The old truism that one man’s gold is another man’s garbage gives life to Corneliu Porumboiu’s “The Treasure,” a sandpaper-dry caper comedy about two unlikely fortune hunters searching for long-buried backyard booty. A deadpan gem rich in Porumboiu’s trademark laconic protagonists, puffed-up petty bureaucrats and the long shadow cast by Romania’s four decades of communist rule, this is a very worthy successor to the director’s lauded “12:08 East of Bucharest” and “Police, Adjective,” and a more accessible work than his 2013 meta-movie “When Evening Falls on Bucharest.” Still very much a specialty item for discerning fests and arthouse cinemas, “The Treasure” more than confirms Porumboiu’s “Certain Talent” — the curious name of the film’s special prize from the Un Certain Regard jury in Cannes, where it could easily have held its own in competition.
While many of the breakout films of the Romanian New Wave have been noted for their “documentary”-like verisimilitude, “The Treasure” actually began life as a nonfiction film and gradually evolved into a semi-fictional one, each oriented around the real-life quest of its star, Romanian filmmaker Adrian Purcarescu, to locate a valuable stash believed to have been hidden by his grandfather on the grounds of a family estate. Here, Purcarescu plays a thinly veiled version of himself, an unemployed literary publisher who pays an impromptu visit to his downstairs neighbor, Costi (Cuzin Toma), to ask for a loan to stave off the bank foreclosing on his apartment. When Costi — himself a mid-level civil servant barely making ends meet — demurs, Adrian regales him with the tale of the buried loot and convinces him to share the cost of hiring a professional metal detector (played by Corneliu Cozmei, a real-life professional metal detector), in exchange for half of whatever they find.
From that wisp of an idea, Porumboiu spins an exceptionally droll comedy of manners and morals that digs ever deeper into matters of personal and national history as its characters dig into the soil around Islaz — the location of Adrian’s land, but also where, in 1848, the organizers of the short-lived Wallachian Revolution declared their ambitious slate of progressive social reforms. A hundred years later, the communists seized the property from Adrian’s family; after another revolution, in 1989, they succeeded in reclaiming it. Over those two centuries, the house functioned variously as a stables, a smithy, a communist kindergarten and even a strip club — and there is, in Porumboiu’s film, the strong sense that with each layer of soil that is unearthed, so, too is some fraught chapter of Romanian history. To this, Porumboiu adds a touch of the mythic, framing the film with an allusion to the Robin Hood legend — just the sort of hero recession-era Europe could use right about now.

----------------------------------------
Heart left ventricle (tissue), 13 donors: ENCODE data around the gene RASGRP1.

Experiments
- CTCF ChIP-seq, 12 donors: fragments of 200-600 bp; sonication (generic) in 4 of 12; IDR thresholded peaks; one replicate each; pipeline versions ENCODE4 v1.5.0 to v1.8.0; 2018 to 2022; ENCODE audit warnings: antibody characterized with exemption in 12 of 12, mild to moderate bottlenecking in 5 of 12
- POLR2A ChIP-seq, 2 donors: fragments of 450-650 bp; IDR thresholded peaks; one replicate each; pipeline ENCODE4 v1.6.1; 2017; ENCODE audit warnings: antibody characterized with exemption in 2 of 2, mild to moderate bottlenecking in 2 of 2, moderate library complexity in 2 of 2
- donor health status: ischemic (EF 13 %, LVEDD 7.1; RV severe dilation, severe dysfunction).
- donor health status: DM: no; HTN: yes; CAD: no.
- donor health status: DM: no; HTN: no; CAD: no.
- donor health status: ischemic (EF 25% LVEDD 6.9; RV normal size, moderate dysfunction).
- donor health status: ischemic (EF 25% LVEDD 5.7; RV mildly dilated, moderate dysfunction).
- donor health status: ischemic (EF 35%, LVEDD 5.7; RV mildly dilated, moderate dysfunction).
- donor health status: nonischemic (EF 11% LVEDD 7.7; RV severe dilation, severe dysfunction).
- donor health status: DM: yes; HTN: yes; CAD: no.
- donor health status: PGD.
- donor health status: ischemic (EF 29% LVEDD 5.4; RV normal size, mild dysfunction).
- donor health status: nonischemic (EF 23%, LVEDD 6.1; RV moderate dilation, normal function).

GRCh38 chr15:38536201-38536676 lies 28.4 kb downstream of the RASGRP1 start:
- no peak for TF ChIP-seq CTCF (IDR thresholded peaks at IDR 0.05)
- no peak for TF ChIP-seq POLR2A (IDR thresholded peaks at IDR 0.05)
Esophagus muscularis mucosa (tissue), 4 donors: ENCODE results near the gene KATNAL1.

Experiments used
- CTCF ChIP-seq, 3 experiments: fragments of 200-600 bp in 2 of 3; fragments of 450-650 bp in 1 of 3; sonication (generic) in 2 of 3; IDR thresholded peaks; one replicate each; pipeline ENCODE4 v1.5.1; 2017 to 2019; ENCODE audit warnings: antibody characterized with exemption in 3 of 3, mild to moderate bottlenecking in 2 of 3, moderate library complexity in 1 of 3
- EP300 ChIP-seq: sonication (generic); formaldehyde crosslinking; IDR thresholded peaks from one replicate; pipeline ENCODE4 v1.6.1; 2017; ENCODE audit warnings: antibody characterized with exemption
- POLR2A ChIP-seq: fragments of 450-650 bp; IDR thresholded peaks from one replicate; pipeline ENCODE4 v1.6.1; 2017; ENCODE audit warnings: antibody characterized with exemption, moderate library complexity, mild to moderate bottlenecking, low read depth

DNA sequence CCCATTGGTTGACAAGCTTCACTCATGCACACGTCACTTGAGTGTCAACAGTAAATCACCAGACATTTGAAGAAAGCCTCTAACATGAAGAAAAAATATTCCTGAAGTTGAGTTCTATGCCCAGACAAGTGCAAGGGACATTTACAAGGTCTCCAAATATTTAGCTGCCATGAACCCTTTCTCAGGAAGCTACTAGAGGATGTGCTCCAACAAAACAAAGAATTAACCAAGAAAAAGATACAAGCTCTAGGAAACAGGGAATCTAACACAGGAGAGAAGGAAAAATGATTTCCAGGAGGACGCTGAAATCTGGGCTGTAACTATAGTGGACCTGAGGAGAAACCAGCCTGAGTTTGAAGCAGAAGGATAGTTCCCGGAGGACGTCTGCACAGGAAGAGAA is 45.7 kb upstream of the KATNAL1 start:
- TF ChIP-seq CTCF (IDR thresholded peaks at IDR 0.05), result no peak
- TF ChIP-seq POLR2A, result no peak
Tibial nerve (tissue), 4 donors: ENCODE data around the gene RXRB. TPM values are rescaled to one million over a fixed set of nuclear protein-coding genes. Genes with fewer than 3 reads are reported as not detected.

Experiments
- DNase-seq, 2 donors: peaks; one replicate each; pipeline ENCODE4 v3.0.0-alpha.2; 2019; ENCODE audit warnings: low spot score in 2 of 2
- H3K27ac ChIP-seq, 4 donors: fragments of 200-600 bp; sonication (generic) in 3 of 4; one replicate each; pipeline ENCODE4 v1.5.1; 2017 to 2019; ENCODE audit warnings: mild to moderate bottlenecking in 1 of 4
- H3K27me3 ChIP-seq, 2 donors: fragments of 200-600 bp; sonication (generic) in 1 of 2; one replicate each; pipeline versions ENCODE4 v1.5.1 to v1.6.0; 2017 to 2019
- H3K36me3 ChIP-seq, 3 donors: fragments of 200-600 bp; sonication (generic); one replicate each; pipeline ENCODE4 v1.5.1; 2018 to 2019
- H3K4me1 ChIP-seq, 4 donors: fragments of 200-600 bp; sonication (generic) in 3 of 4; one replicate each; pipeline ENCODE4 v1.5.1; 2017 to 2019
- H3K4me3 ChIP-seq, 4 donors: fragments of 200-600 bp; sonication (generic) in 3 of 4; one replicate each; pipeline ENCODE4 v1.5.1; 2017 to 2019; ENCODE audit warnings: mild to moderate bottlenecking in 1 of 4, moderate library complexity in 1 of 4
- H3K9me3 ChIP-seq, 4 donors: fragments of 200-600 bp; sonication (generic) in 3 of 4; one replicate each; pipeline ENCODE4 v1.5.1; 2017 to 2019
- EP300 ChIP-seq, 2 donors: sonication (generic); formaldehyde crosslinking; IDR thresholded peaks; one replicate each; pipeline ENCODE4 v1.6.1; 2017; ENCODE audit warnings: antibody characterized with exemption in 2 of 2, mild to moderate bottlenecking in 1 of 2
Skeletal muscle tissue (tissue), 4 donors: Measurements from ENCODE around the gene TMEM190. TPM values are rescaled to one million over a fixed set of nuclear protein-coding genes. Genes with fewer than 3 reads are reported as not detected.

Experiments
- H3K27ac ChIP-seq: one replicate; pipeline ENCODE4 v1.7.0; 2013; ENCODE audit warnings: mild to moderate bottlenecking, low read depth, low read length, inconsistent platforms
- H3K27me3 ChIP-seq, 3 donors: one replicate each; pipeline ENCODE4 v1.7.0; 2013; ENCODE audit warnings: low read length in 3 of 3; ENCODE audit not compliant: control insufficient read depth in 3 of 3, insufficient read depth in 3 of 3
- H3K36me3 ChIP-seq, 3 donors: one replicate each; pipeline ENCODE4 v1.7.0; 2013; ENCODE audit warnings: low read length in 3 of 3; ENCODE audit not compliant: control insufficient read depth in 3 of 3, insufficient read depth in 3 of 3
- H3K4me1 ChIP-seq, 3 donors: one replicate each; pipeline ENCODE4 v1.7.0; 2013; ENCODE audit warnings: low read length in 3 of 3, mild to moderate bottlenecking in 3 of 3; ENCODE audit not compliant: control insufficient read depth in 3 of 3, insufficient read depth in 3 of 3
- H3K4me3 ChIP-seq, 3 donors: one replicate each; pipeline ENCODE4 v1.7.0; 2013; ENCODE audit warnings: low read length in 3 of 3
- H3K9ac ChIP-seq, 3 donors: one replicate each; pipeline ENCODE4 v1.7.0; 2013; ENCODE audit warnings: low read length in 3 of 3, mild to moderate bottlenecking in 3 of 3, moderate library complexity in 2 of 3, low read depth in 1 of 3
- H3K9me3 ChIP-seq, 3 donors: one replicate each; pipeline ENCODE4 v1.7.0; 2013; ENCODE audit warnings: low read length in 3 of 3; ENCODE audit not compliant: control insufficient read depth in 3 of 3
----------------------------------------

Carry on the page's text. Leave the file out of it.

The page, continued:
It was already evident from “12:08 East of Bucharest” that Porumboiu’s cinematic sensibility had been strongly informed by the wry social comedies of the Czech New Wave, particularly films like Milos Forman’s “The Fireman’s Ball” and Jiri Menzel’s “Larks on a String,” which showed ordinary citizens hopelessly entangled in communist red tape and institutional paralysis. And while communism may have ended long ago in Romania, Porumboiu’s films are full of sly reminders that the attitudes those times brought into being are not so easily wiped clean. Early on in “The Treasure,” Adrian and Costi learn that they are legally obliged to declare any items they find to the police, in case they are considered part of the “national patrimony” — a loophole that closes around the characters in a hilarious third-act setpiece that could be dubbed “Police, Adjective Redux.” But Porumboiu’s particular brand of farce is always shot through with the pulse of everyday life and its Sisyphean struggles. He is, simply put, one of our great contemporary observers of the human comedy.
Toma (last seen as the fugitive gypsy slave in Radu Jude’s superb “Aferim!”) and Purcarescu make for a very appealing, deadpan comic duo, while Cozmei adds the perfect note of hangdog support as the “expert” whose perpetually whirring, beeping, malfunctioning equipment is like the music one might hear in hell. Shooting in handsome widescreen (particularly the night scenes) with d.p. Tudor Mircea, Porumboiu stages most of the action in long takes from fixed camera positions that add to the movie’s carefully conjured feeling of inertia. As usual, the director forgoes an original musical score, but makes marvelous use of Slovenian industrial/death-metal act Laibach’s cover of 1980s pop hit “Live Is Life” under the end credits.